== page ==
Zinji

Zinji

 

slaves from East Africa, who were brought to Iraq and Khuzistan between the seventh and the ninth century by Arabian and Iranian slave traders, primarily from slave markets on the island of Zanzibar (in Arabic, al-Zinj). The Zinji cleared and irrigated salt marshes, tilled the land, extracted saltpeter, and raised sugarcane. They lived in separate camps under difficult conditions. Several contingents of the caliph’s troops were formed from the Zinji.

The brutal exploitation of the Zinji provoked insurrections. The most significant uprising began in A.D. 869 and continued for 14 years. During the revolt, the Zinji created their own state in southern Iraq and western Khuzistan. Its capital was al-Mukhtara. After a lengthy seige, the caliph’s troops took possession of al-Mukhtara in 883 and suppressed the Zinji insurrection.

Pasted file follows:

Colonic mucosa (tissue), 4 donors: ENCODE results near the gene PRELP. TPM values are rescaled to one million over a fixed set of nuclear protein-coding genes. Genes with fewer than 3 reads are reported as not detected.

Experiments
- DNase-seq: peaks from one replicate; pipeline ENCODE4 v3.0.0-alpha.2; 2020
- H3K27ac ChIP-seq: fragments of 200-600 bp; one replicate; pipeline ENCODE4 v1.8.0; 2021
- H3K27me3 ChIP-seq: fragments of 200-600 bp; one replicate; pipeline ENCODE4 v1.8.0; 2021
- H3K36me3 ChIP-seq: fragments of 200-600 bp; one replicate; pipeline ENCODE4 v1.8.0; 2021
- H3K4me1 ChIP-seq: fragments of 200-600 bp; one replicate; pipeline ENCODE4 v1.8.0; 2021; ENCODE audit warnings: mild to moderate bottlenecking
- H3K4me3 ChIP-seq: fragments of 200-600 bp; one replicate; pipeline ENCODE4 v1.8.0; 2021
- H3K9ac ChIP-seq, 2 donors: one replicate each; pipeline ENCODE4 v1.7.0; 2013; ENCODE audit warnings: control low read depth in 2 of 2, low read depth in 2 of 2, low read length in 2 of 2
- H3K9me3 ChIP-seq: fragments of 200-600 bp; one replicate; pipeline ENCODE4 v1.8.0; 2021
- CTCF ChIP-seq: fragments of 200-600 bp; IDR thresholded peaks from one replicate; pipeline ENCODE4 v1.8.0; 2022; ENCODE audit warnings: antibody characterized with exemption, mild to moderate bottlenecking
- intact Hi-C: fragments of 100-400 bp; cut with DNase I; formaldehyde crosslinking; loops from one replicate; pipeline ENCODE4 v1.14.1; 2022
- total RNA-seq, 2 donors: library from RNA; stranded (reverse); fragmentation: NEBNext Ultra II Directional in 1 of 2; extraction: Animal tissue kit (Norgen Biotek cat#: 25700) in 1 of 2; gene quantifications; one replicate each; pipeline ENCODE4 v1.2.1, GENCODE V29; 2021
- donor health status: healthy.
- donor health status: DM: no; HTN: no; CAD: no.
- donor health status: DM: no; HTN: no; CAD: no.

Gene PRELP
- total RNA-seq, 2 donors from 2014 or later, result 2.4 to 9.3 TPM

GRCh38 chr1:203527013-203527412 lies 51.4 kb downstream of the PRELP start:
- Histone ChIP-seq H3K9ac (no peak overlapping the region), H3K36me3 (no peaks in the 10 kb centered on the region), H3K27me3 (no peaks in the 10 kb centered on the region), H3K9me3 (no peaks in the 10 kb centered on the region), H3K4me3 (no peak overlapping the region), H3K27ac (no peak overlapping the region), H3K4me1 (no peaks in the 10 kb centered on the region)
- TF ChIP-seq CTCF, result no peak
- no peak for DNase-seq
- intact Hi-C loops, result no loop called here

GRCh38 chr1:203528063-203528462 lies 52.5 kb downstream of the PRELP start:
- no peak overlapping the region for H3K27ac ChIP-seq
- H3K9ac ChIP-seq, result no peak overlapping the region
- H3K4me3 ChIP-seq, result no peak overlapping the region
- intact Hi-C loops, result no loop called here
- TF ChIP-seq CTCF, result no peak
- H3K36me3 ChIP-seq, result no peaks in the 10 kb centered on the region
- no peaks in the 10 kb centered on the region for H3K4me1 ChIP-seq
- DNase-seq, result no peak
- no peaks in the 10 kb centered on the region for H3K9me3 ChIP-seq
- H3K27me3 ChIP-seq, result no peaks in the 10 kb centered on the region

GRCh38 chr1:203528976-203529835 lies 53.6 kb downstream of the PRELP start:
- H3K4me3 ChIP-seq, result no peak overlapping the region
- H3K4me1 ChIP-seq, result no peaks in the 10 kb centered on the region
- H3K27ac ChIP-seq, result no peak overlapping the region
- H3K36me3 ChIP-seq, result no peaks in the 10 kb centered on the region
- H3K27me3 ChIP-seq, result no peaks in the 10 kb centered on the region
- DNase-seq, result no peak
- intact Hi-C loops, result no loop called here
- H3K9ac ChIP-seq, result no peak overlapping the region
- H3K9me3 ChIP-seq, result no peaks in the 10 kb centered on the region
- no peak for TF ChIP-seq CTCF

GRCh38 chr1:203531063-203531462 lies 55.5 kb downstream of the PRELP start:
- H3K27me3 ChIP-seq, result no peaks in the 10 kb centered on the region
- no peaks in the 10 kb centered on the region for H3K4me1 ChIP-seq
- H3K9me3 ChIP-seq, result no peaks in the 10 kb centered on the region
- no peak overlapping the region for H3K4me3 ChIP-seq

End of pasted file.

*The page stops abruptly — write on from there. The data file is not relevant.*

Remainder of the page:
REFERENCE

Bel’iaev, E. A. Araby, islam i arabskii khalifat v ranee srednevekov’e. Moscow, 1965. Pages 258–68.
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The projects executed include Amoudi Tower in Jeddah, Intelligence Department building in Downtown Jeddah, Al Othaim Mall, Zinji Juffair Tower in Bahrain and Waseel Hills Compound in Riyadh.
Summary: The projects executed include Amoudi Tower in Jeddah, the Intelligence Department building in Downtown Jeddah, Al Othaim Mall, Zinji Juffair Tower in Bahrain and the Waseel Hills Compound in Riyadh.
The tournament's executive committee is being headed by Batelco Staff Centre director Mohammed Khalfan and includes tournament director Hassan Ismail and members Abduljalil Al Zinji, Ebrahim Al Mudaweb, Abdulla Mansoori, Ali Saleh, Omran Abdulla and Jaffer Ali.